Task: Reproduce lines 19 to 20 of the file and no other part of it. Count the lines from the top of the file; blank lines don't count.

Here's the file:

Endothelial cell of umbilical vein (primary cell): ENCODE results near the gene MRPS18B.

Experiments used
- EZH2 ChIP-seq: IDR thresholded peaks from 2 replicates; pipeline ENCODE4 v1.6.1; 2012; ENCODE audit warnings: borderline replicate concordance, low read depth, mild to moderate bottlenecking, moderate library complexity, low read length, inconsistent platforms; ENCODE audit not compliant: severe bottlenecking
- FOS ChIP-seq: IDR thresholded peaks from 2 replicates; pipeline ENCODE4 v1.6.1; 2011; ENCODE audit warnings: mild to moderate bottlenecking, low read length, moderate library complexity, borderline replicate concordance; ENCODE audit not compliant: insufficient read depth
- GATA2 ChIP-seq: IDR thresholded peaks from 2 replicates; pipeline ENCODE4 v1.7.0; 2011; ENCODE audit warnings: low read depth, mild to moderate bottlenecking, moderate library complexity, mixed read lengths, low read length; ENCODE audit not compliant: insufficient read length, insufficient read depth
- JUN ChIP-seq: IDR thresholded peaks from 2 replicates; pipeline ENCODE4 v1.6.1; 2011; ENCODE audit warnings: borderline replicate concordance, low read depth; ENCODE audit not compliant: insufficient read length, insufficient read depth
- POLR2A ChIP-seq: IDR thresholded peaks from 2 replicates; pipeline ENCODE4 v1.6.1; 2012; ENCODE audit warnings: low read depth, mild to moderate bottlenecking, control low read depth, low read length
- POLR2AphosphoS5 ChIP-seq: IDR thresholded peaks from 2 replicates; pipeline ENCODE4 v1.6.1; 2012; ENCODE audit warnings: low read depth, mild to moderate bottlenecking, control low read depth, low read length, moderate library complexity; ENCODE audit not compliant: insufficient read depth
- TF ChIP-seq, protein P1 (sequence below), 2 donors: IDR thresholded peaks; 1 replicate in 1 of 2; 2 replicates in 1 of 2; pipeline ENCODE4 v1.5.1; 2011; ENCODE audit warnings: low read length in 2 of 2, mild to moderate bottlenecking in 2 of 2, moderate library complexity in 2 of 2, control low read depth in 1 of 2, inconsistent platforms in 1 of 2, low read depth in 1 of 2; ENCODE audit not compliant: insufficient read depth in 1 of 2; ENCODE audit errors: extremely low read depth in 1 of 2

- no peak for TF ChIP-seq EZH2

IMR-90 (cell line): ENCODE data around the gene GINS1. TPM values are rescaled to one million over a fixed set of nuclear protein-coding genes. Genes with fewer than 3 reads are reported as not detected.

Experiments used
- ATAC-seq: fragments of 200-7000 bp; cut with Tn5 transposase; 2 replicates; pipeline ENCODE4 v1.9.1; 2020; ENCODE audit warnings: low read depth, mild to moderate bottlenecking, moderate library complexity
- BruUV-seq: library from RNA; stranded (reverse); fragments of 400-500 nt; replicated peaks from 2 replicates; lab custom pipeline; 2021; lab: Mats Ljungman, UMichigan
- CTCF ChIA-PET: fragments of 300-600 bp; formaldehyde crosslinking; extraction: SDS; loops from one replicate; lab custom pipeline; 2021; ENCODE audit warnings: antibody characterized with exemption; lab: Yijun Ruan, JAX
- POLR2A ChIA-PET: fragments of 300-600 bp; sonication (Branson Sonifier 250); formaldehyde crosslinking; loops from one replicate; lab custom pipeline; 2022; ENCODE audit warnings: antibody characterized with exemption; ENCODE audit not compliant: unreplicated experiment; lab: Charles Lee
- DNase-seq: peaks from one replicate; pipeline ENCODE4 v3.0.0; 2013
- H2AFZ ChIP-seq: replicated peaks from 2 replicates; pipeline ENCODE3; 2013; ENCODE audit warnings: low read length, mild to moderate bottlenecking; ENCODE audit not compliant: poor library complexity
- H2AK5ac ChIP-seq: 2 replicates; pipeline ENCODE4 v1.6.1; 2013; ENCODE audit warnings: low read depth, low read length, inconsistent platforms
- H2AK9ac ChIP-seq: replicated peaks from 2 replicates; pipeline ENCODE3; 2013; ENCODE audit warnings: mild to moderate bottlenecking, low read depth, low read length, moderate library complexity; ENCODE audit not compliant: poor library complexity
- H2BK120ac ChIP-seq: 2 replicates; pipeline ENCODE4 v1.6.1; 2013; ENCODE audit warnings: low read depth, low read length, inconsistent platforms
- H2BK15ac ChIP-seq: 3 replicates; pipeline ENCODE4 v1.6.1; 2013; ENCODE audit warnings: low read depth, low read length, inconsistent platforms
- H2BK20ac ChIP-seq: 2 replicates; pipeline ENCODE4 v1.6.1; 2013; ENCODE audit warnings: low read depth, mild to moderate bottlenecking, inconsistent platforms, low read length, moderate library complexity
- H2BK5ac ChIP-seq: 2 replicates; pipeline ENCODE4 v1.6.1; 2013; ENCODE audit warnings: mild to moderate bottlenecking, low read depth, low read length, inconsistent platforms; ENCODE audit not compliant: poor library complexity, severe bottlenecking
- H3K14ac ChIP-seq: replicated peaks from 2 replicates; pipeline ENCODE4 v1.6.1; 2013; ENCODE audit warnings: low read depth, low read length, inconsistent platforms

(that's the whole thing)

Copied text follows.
- H2AK5ac ChIP-seq: 2 replicates; pipeline ENCODE4 v1.6.1; 2013; ENCODE audit warnings: low read depth, low read length, inconsistent platforms
- H2AK9ac ChIP-seq: replicated peaks from 2 replicates; pipeline ENCODE3; 2013; ENCODE audit warnings: mild to moderate bottlenecking, low read depth, low read length, moderate library complexity; ENCODE audit not compliant: poor library complexity